Question of the Year…

Great question today from client Gary T., who asked: “Once I have your views on my script, what do I do to get a studio working on making a movie out of it? I don’t need my ego stroked, I want to see my work on the big screen.”
Yeah, that is the question, isn’t it? Many books have been written on this subject.
Here’s the brief answer:
1) Make sure your script is as good as it can be. Unless you’re insanely well-connected, your material will need to be strong enough to rise above all the other millions of scripts out there. Don’t waste anyone’s time sending out anything that isn’t a ‘consider’. It may well take years of learning, practice and new drafts to get where you need to be — just like every other high-paying, professional job requires many years of training.
2) Once you’re confident the material rocks, get it out there by submitting to top contests, fellowships, BlackList, Virtual PitchFest, Spec Scout, Stage 32, Roadmap Writers, etc. You can also query like-minded producers’ assistants and managers directly, but in general, no one will pay attention without third-party validation, such as by winning a well-respected contest like the Nicholl Academy Fellowship, Austin, Slamdance, Scriptapalooza, LaunchPad, Big Break, Script Pipeline, or Tracking B, or getting strong scores on Black List.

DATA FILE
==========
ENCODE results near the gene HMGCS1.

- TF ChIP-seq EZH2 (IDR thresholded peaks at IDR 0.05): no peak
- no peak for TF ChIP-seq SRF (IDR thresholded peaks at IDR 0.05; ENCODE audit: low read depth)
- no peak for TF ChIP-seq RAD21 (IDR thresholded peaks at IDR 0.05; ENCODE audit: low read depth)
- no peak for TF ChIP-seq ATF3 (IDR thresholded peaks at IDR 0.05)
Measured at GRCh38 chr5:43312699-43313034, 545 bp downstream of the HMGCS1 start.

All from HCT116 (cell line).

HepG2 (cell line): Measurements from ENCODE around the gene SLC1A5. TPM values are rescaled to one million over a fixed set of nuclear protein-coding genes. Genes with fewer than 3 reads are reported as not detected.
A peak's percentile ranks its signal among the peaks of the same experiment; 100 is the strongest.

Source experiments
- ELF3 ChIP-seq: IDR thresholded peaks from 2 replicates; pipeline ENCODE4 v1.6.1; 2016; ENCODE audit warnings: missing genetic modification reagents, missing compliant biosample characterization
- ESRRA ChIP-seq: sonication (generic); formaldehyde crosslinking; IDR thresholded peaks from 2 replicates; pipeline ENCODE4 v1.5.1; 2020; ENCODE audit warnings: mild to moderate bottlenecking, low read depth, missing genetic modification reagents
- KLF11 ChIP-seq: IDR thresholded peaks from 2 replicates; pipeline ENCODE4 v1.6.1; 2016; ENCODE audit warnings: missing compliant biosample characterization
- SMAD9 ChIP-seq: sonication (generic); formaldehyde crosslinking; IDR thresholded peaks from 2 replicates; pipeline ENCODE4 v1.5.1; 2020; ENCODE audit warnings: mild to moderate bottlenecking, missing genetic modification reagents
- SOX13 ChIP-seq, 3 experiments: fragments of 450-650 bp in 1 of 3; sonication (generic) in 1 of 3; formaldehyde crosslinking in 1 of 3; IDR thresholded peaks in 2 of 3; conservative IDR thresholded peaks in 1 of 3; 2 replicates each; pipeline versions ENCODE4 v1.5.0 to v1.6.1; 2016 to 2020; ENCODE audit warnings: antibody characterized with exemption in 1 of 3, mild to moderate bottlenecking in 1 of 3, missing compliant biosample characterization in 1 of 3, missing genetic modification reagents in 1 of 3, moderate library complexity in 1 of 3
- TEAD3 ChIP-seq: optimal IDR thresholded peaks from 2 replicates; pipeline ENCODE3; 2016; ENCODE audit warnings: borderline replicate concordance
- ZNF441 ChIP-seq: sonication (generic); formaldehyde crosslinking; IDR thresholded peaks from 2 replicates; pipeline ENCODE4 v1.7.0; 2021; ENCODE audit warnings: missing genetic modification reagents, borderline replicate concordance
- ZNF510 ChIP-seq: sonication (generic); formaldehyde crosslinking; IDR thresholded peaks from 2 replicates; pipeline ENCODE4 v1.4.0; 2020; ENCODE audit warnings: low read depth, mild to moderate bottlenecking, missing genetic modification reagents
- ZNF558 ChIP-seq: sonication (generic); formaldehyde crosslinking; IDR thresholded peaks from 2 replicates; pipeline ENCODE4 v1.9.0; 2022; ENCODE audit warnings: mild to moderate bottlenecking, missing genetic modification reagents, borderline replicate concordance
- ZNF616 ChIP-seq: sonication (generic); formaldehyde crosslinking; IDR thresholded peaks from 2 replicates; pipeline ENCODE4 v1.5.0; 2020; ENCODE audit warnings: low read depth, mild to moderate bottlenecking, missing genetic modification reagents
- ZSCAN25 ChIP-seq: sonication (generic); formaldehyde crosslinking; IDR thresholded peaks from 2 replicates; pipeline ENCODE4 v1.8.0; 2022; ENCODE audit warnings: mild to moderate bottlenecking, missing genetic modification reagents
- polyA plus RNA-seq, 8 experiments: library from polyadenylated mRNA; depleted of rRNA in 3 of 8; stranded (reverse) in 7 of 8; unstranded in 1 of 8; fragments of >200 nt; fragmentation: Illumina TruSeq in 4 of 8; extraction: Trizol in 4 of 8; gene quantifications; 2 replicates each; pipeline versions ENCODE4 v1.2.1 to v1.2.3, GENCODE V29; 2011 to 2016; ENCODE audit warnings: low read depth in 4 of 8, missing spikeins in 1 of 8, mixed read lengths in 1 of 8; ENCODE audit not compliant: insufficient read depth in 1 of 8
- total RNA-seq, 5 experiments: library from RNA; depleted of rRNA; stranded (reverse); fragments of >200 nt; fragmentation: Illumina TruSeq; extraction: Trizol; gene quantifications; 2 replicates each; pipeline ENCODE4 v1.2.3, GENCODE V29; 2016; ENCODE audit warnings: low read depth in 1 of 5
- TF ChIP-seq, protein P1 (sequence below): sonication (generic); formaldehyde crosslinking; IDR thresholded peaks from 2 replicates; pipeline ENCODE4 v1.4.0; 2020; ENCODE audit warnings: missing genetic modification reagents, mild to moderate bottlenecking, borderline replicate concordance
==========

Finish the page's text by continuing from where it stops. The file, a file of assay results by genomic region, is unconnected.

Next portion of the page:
3) Once your script is noticed, you will probably get meetings, and you have to be ‘good in a room’ and handle the politics of those meetings well. That means be energetic, charismatic and easy-to-work-with. At this point, you may be signed or hip-pocketed (unofficial client of an agency) by an agent or manager and then they will send out your material as a spec or a writing sample, and you will take ‘general meetings’ with the town.
4) If you are lucky enough to do that, your script may possibly sell; or it may simply yield more meetings. Either is good.
5) If you make it to this point, you are now in the game. You stay there by continuing to develop new material, developing material with producers and delivering well on assignments (paid or unpaid.) Be careful not to blow it however by being a primadonna, or by not creating a steady flow of new material.
6) If you are lucky enough to sell your spec, there is a possibility it may get made. This often takes many years.
7) Or you can skip all the above and DIY — raise the money and shoot your movie however you can. You can shoot and edit a movie on your phone, and “Tangerine” proved these can actually get distribution.
Good luck!
Jim C.
Coverage Ink

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